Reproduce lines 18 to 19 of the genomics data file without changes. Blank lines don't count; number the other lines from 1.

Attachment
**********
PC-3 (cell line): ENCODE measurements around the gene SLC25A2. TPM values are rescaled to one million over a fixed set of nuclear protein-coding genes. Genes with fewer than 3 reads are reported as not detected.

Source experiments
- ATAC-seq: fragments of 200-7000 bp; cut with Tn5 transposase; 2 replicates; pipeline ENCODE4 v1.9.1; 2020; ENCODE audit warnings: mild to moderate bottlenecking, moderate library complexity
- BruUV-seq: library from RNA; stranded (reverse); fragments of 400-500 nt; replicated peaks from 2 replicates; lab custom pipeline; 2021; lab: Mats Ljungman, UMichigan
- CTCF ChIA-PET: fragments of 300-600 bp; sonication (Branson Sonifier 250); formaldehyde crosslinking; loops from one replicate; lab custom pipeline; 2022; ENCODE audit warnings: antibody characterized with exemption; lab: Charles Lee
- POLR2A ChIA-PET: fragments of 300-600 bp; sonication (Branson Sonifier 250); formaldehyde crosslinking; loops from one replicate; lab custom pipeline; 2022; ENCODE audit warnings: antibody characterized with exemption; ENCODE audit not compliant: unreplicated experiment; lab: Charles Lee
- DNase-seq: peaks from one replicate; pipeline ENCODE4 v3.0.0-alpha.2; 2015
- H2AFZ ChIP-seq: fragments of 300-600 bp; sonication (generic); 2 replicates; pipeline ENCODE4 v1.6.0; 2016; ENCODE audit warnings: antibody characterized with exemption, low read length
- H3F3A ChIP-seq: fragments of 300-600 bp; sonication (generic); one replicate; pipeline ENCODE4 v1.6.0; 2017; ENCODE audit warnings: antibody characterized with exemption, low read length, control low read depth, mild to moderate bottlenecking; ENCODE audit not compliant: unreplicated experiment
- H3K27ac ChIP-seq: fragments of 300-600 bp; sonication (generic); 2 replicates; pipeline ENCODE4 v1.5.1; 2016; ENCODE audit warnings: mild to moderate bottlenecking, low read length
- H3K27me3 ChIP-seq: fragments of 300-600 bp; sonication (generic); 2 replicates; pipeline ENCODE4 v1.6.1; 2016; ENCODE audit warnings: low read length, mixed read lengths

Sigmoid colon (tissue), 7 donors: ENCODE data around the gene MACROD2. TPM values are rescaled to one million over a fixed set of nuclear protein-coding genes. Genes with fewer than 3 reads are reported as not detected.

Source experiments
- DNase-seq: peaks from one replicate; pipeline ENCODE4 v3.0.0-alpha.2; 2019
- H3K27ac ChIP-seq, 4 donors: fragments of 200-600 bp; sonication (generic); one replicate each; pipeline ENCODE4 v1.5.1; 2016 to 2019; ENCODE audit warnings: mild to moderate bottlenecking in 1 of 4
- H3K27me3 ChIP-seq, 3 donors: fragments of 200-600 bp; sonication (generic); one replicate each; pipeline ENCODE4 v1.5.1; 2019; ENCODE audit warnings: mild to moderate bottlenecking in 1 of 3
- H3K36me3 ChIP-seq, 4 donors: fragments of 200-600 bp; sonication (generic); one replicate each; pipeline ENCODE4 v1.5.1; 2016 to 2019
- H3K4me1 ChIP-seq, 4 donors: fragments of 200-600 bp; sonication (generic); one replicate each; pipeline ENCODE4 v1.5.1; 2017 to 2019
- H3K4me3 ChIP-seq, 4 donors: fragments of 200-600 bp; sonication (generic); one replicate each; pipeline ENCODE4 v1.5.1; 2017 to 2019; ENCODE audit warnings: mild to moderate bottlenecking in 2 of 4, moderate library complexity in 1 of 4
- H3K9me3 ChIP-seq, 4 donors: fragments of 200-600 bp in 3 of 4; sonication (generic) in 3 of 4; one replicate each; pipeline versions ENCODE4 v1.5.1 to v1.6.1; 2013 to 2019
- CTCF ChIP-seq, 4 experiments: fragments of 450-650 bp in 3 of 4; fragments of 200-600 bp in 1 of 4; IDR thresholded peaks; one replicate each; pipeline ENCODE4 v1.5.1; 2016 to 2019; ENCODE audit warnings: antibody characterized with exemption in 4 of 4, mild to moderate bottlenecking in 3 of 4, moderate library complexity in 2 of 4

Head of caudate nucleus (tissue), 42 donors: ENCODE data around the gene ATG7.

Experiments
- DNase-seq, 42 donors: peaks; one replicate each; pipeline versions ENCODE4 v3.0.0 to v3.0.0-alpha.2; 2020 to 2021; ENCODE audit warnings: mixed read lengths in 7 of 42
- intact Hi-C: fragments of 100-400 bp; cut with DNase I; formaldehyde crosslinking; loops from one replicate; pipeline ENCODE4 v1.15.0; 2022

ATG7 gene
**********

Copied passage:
- H3K4me1 ChIP-seq, 4 donors: fragments of 200-600 bp; sonication (generic); one replicate each; pipeline ENCODE4 v1.5.1; 2017 to 2019
- H3K4me3 ChIP-seq, 4 donors: fragments of 200-600 bp; sonication (generic); one replicate each; pipeline ENCODE4 v1.5.1; 2017 to 2019; ENCODE audit warnings: mild to moderate bottlenecking in 2 of 4, moderate library complexity in 1 of 4